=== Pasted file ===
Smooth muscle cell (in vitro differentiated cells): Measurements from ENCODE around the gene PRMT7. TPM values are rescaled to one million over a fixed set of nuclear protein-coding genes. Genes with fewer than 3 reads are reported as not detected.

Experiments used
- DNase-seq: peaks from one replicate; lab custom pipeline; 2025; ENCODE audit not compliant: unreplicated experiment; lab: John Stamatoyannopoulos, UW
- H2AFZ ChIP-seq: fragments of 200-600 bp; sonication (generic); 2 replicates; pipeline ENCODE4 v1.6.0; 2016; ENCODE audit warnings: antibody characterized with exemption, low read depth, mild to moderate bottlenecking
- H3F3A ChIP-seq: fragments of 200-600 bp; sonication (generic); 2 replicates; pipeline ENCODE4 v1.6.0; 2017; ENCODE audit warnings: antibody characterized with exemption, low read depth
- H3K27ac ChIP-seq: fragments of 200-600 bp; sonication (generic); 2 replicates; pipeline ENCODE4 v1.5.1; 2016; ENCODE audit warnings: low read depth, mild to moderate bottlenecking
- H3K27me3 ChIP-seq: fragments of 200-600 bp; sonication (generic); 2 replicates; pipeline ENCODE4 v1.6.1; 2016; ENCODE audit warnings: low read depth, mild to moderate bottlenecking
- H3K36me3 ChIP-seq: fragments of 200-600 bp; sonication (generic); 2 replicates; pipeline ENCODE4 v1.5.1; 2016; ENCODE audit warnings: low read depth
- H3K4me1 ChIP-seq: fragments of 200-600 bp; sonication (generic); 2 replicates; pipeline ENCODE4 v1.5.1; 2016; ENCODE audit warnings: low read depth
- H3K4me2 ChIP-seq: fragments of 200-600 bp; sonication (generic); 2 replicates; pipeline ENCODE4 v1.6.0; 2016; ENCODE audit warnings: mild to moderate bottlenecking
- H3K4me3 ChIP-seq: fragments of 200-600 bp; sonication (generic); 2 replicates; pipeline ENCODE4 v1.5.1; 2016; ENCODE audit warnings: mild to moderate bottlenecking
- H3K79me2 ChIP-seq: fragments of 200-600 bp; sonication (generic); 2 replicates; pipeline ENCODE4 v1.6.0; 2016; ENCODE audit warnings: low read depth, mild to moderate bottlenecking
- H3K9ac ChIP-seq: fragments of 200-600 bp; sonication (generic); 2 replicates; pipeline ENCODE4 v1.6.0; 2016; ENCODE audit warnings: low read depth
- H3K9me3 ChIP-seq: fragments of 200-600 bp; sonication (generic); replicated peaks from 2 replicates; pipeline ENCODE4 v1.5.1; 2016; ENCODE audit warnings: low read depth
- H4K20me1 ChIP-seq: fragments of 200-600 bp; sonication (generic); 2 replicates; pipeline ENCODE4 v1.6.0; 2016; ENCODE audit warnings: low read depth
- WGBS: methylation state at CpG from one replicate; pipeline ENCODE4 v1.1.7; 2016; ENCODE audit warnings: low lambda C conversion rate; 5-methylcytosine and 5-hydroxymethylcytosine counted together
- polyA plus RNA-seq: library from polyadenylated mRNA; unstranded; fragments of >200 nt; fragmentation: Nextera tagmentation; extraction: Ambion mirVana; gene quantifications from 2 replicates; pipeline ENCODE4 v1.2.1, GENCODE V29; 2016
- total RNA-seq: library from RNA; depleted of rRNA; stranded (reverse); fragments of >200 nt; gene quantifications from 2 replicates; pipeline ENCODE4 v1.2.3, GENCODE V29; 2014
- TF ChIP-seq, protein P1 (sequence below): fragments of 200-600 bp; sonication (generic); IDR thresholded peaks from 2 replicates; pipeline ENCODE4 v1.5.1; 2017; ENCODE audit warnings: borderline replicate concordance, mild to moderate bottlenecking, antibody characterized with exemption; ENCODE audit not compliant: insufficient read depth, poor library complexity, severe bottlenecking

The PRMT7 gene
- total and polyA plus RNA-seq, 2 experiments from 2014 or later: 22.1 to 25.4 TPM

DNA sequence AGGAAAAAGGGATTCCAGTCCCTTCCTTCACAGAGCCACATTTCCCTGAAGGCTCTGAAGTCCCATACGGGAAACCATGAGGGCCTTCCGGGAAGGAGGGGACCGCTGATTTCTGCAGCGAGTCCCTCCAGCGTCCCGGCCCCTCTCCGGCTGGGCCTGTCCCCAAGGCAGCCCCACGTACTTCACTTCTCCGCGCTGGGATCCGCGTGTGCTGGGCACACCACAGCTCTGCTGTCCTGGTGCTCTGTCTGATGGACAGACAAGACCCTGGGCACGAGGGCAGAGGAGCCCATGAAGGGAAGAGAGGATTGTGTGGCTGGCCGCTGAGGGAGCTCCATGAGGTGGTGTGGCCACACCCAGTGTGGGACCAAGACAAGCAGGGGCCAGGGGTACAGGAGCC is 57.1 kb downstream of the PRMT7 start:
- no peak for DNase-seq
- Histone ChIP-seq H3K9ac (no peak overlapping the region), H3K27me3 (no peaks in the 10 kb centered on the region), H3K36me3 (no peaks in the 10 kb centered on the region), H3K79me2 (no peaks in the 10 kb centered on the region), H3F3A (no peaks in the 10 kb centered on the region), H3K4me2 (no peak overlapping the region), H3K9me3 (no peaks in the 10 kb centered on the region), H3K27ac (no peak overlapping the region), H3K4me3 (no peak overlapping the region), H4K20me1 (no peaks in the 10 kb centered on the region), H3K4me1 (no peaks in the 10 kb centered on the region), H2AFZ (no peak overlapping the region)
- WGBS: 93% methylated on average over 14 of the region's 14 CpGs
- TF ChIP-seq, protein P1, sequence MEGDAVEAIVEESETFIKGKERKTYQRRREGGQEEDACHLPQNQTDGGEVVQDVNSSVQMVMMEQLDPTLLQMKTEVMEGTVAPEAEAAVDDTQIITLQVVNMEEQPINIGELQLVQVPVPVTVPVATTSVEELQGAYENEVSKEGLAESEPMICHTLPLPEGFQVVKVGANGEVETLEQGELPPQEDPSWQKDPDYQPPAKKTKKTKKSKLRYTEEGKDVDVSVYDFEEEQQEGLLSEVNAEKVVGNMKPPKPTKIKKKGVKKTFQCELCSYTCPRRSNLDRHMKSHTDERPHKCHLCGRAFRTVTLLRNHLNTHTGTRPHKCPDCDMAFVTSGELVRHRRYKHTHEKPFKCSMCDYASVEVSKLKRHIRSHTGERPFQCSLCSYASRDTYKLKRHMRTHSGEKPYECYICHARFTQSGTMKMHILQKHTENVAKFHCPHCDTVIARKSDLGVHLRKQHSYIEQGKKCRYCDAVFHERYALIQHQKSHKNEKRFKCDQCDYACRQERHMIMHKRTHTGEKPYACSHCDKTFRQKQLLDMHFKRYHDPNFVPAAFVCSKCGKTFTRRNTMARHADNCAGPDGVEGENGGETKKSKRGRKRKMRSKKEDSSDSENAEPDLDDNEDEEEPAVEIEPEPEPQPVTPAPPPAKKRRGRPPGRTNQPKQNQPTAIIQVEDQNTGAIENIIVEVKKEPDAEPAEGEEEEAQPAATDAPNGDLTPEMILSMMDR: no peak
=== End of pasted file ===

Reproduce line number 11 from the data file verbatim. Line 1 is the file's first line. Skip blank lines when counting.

- H3K4me3 ChIP-seq: fragments of 200-600 bp; sonication (generic); 2 replicates; pipeline ENCODE4 v1.5.1; 2016; ENCODE audit warnings: mild to moderate bottlenecking